Credibility—often couched as “national honor” or “national security”—requires making an example, through punishment, of anyone who challenges imperial authority. The hostage takers and their backers were enjoying impunity—that’s why it was called a “crisis.”
In arguing for a rescue attempt, National Security Advisor Zbigniew Brzezinski convinced Carter that “we have to think beyond the fate of the fifty Americans and consider the deleterious effects of a protracted stalemate, growing public frustration, and international humiliation of the U.S.” Brzezinski also called for “a simultaneous retaliatory strike” against Iran as a “purely punitive action”—honor and credibility—if the mission failed to bring home the hostages.
Secretary of State Cyrus Vance was less callous. He opposed the rescue plan as too dangerous, especially for the hostages, and believed—correctly, as it turned out—that diplomacy would eventually secure their release. He resigned in protest after Carter and Brzezinski gave final approval to the mission without consulting him.
Carter’s press secretary, Jody Powell, told Secretary of Defense Harold Brown, “If we can bring our people out of there, it will do more good for this country than anything that has happened in twenty years.” Was Powell suggesting that rescuing hostages would do more good than did the nonviolent movements against racism, sexism, and war? More good than civil rights legislation and nuclear arms agreements? Yes, of course, because by “country” Powell meant the military state.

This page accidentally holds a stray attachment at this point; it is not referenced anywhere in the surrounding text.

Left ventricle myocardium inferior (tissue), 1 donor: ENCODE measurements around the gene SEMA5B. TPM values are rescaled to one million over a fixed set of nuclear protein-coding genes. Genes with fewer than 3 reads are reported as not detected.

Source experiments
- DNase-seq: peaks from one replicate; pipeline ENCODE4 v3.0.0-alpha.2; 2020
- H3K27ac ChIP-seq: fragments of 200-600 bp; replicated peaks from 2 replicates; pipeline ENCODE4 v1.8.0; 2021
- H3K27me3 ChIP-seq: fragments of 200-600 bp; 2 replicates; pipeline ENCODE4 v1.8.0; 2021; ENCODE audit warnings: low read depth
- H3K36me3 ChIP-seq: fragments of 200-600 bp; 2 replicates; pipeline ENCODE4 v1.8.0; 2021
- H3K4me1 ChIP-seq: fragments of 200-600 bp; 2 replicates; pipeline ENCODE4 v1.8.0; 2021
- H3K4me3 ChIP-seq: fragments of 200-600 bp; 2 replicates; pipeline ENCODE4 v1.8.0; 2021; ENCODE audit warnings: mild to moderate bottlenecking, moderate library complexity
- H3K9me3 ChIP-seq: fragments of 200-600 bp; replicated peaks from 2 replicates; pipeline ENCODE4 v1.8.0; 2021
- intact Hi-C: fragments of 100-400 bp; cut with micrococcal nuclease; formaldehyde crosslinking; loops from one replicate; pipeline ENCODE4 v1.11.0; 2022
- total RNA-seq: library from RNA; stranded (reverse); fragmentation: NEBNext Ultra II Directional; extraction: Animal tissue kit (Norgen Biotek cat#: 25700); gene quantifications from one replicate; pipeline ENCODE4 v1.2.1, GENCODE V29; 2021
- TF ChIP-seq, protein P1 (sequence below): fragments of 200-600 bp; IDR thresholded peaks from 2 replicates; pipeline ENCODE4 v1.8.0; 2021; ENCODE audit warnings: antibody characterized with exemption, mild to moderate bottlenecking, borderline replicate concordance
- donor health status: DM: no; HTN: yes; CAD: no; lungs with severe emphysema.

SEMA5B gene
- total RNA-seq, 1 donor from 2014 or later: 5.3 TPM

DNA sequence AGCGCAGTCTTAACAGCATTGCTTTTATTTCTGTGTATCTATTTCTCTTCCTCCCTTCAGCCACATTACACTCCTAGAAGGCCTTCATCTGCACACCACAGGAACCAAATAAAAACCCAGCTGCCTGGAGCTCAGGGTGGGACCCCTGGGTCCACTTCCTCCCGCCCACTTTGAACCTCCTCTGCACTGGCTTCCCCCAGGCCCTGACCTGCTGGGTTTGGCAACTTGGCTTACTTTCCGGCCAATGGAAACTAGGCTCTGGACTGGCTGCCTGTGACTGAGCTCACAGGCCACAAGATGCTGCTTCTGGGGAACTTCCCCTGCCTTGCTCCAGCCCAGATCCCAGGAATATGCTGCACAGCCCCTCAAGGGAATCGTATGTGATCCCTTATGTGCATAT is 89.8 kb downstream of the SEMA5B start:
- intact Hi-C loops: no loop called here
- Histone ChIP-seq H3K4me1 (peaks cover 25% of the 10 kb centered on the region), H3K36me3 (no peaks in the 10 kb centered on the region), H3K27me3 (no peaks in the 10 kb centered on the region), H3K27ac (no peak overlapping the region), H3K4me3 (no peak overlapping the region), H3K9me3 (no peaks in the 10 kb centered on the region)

Carlton Savory, chief medical officer on Operation Eagle Claw, later explained that it was “a complicated plan with a lot of risk involved” but also a chance to “boost the military again” after the shame of the Vietnam War. He described the hostage conflict as “black and white, good and evil.”
Many U.S. citizens view international relations through a lens of Domination Theology. In simplest terms, the USA represents God’s chosen people. The U.S. military state is God’s earthly agent crusading against Evil. Propagandists play upon these deeply held assumptions to justify U.S. attempts at global domination.